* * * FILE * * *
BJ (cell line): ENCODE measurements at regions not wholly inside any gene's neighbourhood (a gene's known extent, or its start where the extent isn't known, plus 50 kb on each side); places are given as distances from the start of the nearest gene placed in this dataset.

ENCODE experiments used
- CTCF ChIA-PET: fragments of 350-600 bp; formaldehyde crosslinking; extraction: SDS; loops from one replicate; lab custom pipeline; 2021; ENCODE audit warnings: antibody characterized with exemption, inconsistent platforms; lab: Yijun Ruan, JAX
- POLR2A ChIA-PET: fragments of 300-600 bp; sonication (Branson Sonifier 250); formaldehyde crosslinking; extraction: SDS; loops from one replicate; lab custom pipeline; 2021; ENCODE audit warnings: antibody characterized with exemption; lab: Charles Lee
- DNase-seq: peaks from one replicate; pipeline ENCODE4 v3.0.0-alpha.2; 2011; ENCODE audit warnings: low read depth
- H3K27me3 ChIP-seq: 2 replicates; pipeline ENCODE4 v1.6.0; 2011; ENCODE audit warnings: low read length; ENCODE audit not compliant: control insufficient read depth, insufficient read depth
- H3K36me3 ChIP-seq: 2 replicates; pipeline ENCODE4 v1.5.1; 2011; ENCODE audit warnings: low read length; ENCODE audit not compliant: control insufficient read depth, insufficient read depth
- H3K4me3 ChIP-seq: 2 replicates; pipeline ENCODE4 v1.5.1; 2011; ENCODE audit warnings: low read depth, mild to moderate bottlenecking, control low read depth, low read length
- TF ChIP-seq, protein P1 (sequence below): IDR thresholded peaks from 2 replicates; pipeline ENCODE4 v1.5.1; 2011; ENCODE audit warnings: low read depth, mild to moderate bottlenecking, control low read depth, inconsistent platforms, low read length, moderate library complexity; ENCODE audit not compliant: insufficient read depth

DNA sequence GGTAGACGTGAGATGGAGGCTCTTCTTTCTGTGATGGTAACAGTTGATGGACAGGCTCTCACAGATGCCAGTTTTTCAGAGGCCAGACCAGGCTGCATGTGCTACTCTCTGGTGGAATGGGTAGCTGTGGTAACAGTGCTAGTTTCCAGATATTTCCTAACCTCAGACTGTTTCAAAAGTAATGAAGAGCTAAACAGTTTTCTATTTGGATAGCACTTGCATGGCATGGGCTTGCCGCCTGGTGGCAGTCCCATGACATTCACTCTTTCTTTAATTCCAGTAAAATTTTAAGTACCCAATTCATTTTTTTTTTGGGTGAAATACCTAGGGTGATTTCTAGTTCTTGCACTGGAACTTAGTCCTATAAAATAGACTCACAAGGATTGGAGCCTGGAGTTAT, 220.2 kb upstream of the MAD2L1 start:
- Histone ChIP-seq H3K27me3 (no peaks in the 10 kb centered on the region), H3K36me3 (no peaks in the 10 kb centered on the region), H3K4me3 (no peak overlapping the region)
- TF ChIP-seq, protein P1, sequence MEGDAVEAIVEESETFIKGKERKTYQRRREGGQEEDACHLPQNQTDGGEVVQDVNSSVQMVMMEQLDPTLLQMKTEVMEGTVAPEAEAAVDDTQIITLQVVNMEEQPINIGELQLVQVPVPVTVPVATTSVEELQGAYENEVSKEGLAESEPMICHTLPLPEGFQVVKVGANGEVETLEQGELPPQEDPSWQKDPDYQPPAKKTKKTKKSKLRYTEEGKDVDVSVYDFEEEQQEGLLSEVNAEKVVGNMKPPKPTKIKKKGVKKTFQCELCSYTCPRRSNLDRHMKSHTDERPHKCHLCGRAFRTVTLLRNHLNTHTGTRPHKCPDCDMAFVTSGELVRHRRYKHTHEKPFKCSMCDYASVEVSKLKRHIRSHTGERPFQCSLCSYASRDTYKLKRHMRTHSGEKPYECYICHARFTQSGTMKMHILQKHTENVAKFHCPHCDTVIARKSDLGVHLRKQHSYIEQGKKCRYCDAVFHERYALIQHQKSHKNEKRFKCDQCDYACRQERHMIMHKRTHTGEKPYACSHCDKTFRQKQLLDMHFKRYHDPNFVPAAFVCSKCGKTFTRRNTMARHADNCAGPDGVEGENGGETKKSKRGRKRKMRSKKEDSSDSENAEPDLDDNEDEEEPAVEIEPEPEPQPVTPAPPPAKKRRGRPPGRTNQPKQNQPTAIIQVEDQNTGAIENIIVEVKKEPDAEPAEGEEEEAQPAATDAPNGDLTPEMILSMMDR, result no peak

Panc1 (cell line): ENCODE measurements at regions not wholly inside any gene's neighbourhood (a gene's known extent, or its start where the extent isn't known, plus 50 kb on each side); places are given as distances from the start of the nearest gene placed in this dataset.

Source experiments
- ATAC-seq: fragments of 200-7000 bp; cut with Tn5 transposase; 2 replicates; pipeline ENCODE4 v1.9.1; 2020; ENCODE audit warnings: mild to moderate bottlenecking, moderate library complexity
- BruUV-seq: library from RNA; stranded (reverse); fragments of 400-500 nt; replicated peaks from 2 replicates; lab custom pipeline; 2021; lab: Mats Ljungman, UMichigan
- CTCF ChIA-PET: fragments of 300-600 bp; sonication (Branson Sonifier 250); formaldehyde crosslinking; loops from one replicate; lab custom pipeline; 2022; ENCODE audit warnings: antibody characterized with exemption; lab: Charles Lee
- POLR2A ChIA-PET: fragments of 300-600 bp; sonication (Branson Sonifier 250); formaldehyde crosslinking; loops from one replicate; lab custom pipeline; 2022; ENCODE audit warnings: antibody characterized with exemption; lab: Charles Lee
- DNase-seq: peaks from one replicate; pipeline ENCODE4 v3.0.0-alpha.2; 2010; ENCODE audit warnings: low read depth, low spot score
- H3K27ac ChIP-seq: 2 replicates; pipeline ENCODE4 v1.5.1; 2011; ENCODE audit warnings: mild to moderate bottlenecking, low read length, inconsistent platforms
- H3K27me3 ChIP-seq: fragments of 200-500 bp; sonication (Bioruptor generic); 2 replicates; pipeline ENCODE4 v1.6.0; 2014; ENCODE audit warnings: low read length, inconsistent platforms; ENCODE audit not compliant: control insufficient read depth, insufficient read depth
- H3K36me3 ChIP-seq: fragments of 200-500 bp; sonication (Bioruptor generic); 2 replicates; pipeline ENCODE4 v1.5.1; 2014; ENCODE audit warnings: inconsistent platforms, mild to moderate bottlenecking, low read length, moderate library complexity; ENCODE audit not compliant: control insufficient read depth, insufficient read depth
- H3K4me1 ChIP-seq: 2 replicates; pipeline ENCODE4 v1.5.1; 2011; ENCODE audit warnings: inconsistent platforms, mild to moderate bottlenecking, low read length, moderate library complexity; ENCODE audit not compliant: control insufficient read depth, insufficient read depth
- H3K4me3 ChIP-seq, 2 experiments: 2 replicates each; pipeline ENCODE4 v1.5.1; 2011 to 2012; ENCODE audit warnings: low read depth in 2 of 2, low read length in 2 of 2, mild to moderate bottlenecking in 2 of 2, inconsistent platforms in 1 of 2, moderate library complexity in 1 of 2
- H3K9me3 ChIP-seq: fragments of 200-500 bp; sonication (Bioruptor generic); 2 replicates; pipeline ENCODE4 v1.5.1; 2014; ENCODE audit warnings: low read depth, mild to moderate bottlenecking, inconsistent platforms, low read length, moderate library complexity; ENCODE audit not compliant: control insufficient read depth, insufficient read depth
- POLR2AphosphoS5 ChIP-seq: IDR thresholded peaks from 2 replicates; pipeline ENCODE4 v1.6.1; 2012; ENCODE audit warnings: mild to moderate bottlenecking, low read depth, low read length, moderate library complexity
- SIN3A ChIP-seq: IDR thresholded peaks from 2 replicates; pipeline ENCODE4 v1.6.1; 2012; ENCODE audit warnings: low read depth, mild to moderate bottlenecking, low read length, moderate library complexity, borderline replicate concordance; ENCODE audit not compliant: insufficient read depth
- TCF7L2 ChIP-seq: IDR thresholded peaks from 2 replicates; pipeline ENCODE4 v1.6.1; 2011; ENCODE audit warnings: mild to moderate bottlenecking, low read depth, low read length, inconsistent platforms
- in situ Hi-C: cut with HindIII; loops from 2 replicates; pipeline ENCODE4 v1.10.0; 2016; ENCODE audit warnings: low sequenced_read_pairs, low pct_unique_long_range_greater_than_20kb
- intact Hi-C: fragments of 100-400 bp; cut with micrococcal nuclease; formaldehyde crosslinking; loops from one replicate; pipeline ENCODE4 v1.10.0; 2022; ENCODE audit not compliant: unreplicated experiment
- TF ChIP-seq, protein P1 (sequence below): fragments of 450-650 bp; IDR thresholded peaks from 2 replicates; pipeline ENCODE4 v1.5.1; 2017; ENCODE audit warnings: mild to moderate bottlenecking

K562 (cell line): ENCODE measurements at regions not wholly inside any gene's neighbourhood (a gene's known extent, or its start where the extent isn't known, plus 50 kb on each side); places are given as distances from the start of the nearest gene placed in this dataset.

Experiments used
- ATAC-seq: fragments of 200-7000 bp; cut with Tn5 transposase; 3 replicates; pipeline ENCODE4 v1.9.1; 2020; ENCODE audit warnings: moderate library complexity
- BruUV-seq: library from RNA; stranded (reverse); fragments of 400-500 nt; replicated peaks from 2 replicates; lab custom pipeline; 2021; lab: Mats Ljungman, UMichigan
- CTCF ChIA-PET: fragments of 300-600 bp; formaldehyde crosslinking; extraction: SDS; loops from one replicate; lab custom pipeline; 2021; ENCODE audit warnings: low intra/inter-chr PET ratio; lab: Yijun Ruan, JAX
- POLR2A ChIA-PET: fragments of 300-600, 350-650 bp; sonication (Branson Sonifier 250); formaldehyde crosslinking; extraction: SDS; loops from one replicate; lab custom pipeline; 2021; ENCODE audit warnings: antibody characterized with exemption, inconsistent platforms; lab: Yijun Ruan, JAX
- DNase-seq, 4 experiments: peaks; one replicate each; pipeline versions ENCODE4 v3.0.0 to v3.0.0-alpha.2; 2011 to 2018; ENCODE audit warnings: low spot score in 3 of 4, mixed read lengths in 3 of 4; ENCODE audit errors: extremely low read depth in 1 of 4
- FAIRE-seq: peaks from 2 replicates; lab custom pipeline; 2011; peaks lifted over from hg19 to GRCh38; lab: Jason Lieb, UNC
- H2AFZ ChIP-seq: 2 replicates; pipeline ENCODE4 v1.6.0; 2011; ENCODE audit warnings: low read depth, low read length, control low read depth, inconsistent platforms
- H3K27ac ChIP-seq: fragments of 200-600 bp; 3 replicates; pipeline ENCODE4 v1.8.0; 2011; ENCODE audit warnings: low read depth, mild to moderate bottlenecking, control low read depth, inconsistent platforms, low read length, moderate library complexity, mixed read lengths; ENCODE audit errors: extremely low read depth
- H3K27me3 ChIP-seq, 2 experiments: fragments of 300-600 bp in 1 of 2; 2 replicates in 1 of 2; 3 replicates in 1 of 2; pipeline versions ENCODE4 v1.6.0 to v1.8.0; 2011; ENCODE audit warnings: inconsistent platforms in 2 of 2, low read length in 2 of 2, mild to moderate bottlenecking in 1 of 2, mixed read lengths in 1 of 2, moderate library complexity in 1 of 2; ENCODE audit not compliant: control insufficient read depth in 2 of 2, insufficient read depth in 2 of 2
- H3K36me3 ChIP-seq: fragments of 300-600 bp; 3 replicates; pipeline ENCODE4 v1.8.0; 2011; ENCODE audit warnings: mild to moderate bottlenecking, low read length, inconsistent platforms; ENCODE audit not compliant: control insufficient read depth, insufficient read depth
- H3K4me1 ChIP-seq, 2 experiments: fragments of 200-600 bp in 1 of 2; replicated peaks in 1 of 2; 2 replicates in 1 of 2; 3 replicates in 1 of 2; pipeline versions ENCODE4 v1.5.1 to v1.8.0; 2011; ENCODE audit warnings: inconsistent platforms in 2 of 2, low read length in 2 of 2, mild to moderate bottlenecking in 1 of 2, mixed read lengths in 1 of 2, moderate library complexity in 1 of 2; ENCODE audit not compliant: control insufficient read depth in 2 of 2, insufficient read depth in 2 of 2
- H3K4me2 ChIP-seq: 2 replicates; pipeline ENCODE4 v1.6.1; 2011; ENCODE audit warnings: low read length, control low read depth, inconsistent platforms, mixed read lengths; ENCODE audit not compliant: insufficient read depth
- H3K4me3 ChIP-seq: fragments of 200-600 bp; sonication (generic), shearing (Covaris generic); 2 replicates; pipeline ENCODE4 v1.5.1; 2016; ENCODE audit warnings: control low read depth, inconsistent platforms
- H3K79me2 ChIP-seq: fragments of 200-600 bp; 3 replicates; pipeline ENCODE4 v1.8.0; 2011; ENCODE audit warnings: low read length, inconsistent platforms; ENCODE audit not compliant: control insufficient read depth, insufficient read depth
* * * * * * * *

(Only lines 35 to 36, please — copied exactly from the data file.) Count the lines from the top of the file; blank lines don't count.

- BruUV-seq: library from RNA; stranded (reverse); fragments of 400-500 nt; replicated peaks from 2 replicates; lab custom pipeline; 2021; lab: Mats Ljungman, UMichigan
- CTCF ChIA-PET: fragments of 300-600 bp; formaldehyde crosslinking; extraction: SDS; loops from one replicate; lab custom pipeline; 2021; ENCODE audit warnings: low intra/inter-chr PET ratio; lab: Yijun Ruan, JAX